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Dr_C

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Dr_C

273 posts

I still believe it would be useful to try the slot.it SICH10 guide blade as a potential interim solution... I agree that Scalextric should offer a solution if ultimately it is proven to be a design issue... but the SICH10 is little more than the cost of a good cup of coffee... so worth a try?

 

C

Dr_C

273 posts

Hi MichaelDrago,

What you have found may be significant... perhaps along the lines of a defect during manufacturing whereby the copper material has not been fully etched away between the tracks on the circuit board. Given these narrow tracks connect with the gate drive of the power MOSFETs... might be the problem... please leave as is for the present and I will get back to you with a test procedure to establish if these are indeed short circuits between the copper tracks... looks promising progress...

 

C

 

Dr_C

273 posts

The small switch on the side of the power base is moved towards the track for ANALOG and away from the track for DIGITAL.

C

Dr_C

273 posts

So we are looking at the possibility of a short somewhere between the pcb copper tracks or a failed Q3. This is the transistor which applies the brake function to one of the lanes when activated, i.e. when its gate electrode is driven positive by a signal from the main microcontroller. The transistor should normally be open circuit. This is a surface mount transistor so a little bit of a challenge to remove. Lets look at the photographs before considering next steps. How are your soldering skills and/or dremel skills?

 

C

Dr_C

273 posts

OK, I suggest the following next steps...

 

1/ please visually inspect the area where you removed the flek... is there any chance the copper track is visibly bridging between pin 3 and pin 4? Another photo would help ifpossible please?

 

2/ with the 15V power supply completed disconnected, and with the four pin track power plug also removed please take five measurements with the meter set to the lowest resistance measurement setting. Please measure resistance between pins 1 and 2 - then again with the probes reversed. The please measure resistance between pins 4 and 3 - then again with the probe pins reversed. Finally measure the resistance of the probe leads by touching the two probe tips together directly.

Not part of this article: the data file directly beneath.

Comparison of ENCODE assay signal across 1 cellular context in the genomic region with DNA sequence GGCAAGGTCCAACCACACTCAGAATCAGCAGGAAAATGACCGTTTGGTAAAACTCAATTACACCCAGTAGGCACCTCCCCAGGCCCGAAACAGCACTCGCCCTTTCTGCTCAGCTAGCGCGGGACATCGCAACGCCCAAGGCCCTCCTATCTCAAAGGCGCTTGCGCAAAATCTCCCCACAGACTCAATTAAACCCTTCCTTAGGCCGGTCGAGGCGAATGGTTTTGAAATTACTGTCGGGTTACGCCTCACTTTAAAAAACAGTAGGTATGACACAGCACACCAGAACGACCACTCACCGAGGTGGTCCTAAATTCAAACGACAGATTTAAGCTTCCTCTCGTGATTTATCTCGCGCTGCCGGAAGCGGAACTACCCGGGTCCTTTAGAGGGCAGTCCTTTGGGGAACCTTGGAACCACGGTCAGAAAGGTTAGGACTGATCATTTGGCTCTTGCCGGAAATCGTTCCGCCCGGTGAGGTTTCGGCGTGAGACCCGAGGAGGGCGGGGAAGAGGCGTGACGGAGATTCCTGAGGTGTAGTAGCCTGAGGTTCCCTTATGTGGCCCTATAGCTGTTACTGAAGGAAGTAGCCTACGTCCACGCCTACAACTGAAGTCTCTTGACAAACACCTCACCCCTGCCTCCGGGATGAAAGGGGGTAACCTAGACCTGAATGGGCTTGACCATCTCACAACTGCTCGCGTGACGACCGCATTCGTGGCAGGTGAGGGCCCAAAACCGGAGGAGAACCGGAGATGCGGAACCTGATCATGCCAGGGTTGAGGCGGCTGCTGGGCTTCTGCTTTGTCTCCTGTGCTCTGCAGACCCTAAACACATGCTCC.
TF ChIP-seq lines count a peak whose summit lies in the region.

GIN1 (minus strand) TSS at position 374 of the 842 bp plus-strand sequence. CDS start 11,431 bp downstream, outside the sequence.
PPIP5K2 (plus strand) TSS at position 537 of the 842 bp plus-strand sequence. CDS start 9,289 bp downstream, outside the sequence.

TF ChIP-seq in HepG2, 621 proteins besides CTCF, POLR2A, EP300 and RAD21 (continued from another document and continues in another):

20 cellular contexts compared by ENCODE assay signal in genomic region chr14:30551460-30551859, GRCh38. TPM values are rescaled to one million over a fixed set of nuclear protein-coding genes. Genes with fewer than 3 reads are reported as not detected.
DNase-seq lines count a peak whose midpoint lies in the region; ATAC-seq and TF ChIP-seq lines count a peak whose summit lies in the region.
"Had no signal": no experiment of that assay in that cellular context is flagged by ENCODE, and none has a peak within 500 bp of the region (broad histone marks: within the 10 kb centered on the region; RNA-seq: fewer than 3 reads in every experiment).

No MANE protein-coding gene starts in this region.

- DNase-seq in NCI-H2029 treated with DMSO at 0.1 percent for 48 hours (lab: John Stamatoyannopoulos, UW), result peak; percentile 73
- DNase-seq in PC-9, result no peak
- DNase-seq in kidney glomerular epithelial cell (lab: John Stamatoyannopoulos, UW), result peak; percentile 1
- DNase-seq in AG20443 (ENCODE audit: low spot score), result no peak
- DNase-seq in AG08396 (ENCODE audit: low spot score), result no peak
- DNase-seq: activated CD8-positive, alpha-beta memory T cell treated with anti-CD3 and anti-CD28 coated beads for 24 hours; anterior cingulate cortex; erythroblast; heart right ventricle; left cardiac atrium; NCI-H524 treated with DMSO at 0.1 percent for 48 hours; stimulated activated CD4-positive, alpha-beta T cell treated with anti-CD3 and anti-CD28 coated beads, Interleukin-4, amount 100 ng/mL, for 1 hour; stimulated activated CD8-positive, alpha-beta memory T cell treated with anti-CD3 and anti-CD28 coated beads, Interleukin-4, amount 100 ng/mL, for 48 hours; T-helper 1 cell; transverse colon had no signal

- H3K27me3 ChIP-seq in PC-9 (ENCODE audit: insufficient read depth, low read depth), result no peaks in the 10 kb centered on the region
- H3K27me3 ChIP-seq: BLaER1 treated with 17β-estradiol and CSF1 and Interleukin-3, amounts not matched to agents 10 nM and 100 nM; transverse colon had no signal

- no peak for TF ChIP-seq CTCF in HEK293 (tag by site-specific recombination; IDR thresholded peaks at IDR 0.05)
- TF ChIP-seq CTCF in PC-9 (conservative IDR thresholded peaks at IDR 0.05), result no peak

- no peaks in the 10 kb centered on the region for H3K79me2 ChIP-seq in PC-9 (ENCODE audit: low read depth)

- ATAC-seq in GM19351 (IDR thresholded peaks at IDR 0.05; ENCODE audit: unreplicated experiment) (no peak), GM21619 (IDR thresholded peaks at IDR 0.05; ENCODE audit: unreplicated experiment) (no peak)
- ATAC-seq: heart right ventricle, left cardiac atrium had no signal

This data should help with final pin-pointing ofthe problem...

 

I still suspect the site of the flek of debris I am sure together we can get this powerbase back into full working order... which continent do you live in?

 

C

Dr_C

273 posts

Just to add clarity... the flek of debris is located precisely where, if the solder mask was missing... an electrical short would result between ground and the PWM track output.  This would lead to a current overload whenever the corresponding throttle controller is pressed... sound familar?

 

C

Dr_C

273 posts

Interesting... the photos do appear to show a small flek of shiney metallic debris between pins 3 and 4 of the track power socket. I am using the convention that the square pad is pin 1. Pin 3 is ground and pin 4 is PWM power for one of the lanes. This could be the problem... although normally the green solder mask would prevent a short circuit for this type of debris... but then perhaps the problem was caused by a pin hole in the masking material... maybe...

 

Would be useful to see if the flek can be removed using something insulating and soft such as a wooden cocktail stick. But dont press too hard as you could damage the electronic tracks underneath.

Two questions...

1/ do you have a digital test meter.

2/ if you trace the faulty lane back to this socket, does this lane correspond to pins 3 and 4?

 

C

 

Dr_C

273 posts

Looking forward to reviewing the pcb photos - hoping we can find a solution for you,

 

C

Dr_C

273 posts

the lane changers need to be perfectly flat... I would keep then away from bridges, fly-over ramps and steps in carpet etc. If there is any additional friction resistance at their flipper pivot points they are likely to become unreliable...

 

C

Dr_C

273 posts

Yes, I suspect you have done as woodcote suggests... probably you loaded the wrong firmware onto the ARC PRO powerbase when yo were using nRF tools. I believe the version you need to use is now BLE v2.6 and please make sure it is for ARC PRO and not ARC AIR.

 

I suspect the firmware you used was from the slot.it website where there are two versions of firmware intended for the  ARC wireless throttle controllers... one to switch the controller to the oxigen system (not compatible with Scalextric powerbases) and the other (labelled Hornby) which switches the firmware back to compatibility with ARC PRO and ARC AIR.

 

Next step should be to getthe ARC PRO system functioning again... i.e. controllers functionng with the powerbase...

 

Hope this helps... good luck... and please let us know how you get on...

 

C

 

https://www.scalextric.com/uk-en/arc-firmware-update

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